7739 - Before Herod

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In our studies we have been following the series of examinations, which Jesus faced after his arrest. We have looked at his examination before Annas, then before Caiaphas. Next came his appearance before the illegal meeting of the Sanhedrin in the late nighttime. Finally at dawn the council assembled and condemned Jesus to death. However, the Jews did not have authority to carry out the death sentence so they took Jesus before Pilate, the governor of Judea, seeking for him to render a crucifixion decree.

Pilate, on finding that Jesus was from Galilee, sent Jesus to Herod, the Roman authority over Galilee. This would be his sixth examination in a few short hours.

Today let’s look closely at Herod’s questioning of Jesus. Only Luke’s gospel shares these happenings. I’ll read Luke 23:8-12:

When Herod saw Jesus, he was greatly pleased, because for a long time he had been wanting to see him. From what he had heard about him, he hoped to see Jesus perform some miracle. He plied him with many questions, but Jesus gave him no answer.

The chief priests and the teachers of the law were standing there, vehemently accusing him.

Then Herod and his soldiers ridiculed and mocked him, dressed him in an elegant robe, and sent him back to Pilate.

That day Herod and Pilate became friends --before this they had been enemies.

This Herod was Herod Antipas who was the Roman authority over Galilee. He was one of the three sons of Herod the great. He is also the Herod who had John the Baptist beheaded.

We notice that Herod was pleased to see Jesus. Some months in the past it is written (Lk. 9:9) that when Herod heard about the miraculous work which Jesus was performing Herod believed this had to be a situation in which John the Baptist had come back to life. In fact, Herod tried to see Jesus, but with no success. This passage tells us that for a long time he had been wanting to see Jesus.

Now Herod was face-to-face with Jesus. Perhaps his motives were questionable, since this passage shares that he wanted to see Jesus perform some miracle. Sounds like some person who was interested in magic and longed to meet the great Houdini in the last century. Apparently there was no spiritual interest on Herod’s part.

It is interesting that Herod asked Jesus many questions only to be met with silence. Jesus replied with no answer. Obviously Jesus was not seeking to defend himself.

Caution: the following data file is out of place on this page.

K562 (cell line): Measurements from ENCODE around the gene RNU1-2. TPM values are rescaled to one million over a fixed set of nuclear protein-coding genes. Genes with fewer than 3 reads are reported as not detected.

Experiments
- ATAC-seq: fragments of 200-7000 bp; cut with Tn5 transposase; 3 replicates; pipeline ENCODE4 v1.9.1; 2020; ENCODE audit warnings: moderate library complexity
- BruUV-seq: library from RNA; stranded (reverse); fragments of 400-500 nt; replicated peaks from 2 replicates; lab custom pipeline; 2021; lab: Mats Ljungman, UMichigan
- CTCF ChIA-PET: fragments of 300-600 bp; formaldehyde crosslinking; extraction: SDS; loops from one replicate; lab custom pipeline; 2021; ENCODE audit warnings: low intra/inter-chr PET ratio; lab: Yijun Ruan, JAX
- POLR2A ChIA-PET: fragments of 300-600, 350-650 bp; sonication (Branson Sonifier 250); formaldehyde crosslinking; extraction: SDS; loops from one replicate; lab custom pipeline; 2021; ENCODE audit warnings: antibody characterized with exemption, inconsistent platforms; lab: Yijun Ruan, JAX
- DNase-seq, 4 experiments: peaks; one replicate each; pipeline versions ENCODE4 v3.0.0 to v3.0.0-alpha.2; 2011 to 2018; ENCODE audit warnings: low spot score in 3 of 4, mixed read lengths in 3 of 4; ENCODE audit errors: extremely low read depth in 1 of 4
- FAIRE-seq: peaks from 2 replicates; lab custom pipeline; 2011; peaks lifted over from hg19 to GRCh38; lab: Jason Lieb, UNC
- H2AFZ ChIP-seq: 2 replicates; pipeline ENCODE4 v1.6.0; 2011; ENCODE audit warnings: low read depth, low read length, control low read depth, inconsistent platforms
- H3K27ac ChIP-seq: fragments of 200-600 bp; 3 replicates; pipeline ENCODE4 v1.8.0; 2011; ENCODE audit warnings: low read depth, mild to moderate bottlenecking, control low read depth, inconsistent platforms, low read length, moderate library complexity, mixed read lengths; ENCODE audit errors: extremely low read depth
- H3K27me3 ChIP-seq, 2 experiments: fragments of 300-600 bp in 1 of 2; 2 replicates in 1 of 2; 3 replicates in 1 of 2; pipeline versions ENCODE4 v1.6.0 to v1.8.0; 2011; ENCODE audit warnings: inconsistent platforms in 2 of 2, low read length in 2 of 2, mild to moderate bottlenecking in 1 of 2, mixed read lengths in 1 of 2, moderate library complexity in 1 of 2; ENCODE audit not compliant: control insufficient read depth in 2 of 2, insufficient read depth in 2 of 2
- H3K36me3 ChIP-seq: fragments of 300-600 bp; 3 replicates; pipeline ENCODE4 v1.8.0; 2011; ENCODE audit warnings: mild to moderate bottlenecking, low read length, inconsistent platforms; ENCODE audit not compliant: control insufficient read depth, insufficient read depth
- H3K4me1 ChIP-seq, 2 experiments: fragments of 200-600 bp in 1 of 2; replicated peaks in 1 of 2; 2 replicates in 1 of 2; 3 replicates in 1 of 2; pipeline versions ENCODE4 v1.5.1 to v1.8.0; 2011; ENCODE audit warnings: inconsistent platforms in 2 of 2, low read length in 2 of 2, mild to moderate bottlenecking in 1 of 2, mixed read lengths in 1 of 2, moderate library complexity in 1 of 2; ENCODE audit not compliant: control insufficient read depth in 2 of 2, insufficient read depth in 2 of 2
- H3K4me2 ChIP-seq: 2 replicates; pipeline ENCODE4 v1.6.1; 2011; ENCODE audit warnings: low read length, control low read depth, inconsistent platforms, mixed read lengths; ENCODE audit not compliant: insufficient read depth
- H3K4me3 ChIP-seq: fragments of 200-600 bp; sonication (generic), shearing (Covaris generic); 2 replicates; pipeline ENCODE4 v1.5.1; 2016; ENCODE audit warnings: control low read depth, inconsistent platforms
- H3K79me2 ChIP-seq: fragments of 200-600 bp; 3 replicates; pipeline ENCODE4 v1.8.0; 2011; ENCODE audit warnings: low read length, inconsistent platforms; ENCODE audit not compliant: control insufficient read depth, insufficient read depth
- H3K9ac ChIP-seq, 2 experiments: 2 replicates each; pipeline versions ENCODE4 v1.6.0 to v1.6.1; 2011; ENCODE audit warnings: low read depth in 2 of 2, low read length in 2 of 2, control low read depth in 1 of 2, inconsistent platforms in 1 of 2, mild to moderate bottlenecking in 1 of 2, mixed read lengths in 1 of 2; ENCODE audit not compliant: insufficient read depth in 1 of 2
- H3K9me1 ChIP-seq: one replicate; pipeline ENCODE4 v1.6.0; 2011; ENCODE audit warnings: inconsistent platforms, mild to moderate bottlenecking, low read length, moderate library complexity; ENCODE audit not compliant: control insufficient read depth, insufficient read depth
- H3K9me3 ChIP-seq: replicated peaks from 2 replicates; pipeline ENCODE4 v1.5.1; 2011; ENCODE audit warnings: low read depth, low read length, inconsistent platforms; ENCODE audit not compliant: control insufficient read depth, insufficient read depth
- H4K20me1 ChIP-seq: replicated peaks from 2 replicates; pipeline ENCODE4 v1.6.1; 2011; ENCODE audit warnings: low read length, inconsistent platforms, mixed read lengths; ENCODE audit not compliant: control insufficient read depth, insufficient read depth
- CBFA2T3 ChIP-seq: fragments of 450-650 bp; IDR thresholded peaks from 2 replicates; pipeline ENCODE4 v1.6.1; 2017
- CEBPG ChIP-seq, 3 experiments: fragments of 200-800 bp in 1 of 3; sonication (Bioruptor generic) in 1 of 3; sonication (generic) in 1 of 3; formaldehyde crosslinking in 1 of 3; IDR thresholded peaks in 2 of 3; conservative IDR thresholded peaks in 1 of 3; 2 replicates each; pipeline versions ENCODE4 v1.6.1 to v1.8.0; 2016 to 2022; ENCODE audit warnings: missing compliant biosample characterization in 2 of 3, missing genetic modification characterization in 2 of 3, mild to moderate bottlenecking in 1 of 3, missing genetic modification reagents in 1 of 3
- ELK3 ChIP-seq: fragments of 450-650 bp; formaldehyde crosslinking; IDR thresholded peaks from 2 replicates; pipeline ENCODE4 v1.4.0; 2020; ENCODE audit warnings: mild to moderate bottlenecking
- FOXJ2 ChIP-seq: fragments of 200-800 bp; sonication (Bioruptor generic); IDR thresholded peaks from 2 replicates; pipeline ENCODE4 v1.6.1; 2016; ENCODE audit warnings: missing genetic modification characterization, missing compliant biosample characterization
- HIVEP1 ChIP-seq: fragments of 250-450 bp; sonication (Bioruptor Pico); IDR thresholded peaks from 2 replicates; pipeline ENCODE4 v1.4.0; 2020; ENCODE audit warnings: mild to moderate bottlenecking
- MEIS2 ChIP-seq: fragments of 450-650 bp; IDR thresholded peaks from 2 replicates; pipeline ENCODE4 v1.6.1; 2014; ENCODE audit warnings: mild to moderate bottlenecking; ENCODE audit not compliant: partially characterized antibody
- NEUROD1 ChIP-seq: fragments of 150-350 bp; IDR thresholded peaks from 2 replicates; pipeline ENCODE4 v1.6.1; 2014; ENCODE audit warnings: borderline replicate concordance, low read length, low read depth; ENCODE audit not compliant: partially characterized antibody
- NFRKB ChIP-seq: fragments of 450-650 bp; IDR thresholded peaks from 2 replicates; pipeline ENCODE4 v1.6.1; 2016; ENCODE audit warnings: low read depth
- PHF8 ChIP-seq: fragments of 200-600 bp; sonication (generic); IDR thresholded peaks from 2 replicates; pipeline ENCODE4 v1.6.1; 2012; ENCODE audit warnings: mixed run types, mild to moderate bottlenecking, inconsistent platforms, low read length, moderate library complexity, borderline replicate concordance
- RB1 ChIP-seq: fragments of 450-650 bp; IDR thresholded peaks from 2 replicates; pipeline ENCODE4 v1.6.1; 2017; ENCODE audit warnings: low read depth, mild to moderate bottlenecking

We get the sense that Jesus knowing these events of dying on the cross in a few hours was the very mission for his life, was yielded to going through these many examinations without giving any resistance. Not even being able to defend himself against the brutal abuse, which came upon him at various times.

His yieldedness and gentleness during this grueling night, without any sleep, and being abused numbers of times, testified to his care by the Father. Soon he would complete the mission for which he was born.

All the time the chief priests and teachers of the law were bombarding him with vehement accusation.

Finally Herod’s hope to see Jesus perform miracles turned to derision; and Herod, along with his own soldiers turned on Jesus and began to taunt and mock him. They even dressed him up in an elaborate king’s robe. Then they sent Jesus back to Pilate.

We see at this point, that neither of these Roman officials, Pilate nor Herod, wanted to be the one to pass sentence upon Jesus. Each, most likely, was hoping the other would be the one to dispose of this most difficult case.

It was difficult because of the great acceptance of Jesus among the people of the land. It was very possible that any harsh treatment of Jesus would cause a riot among the people. The Jewish leaders had already discussed this possibility (Mt. 26:5). No one wanted to give account to Rome for a destructive riot in Jerusalem.

But Herod sidestepped the responsibility and sent Jesus back to Pilate. After all, this was his jurisdiction.

We’ll examine Pilate’s last confrontation of Jesus before his trip to Golgotha, in our next study.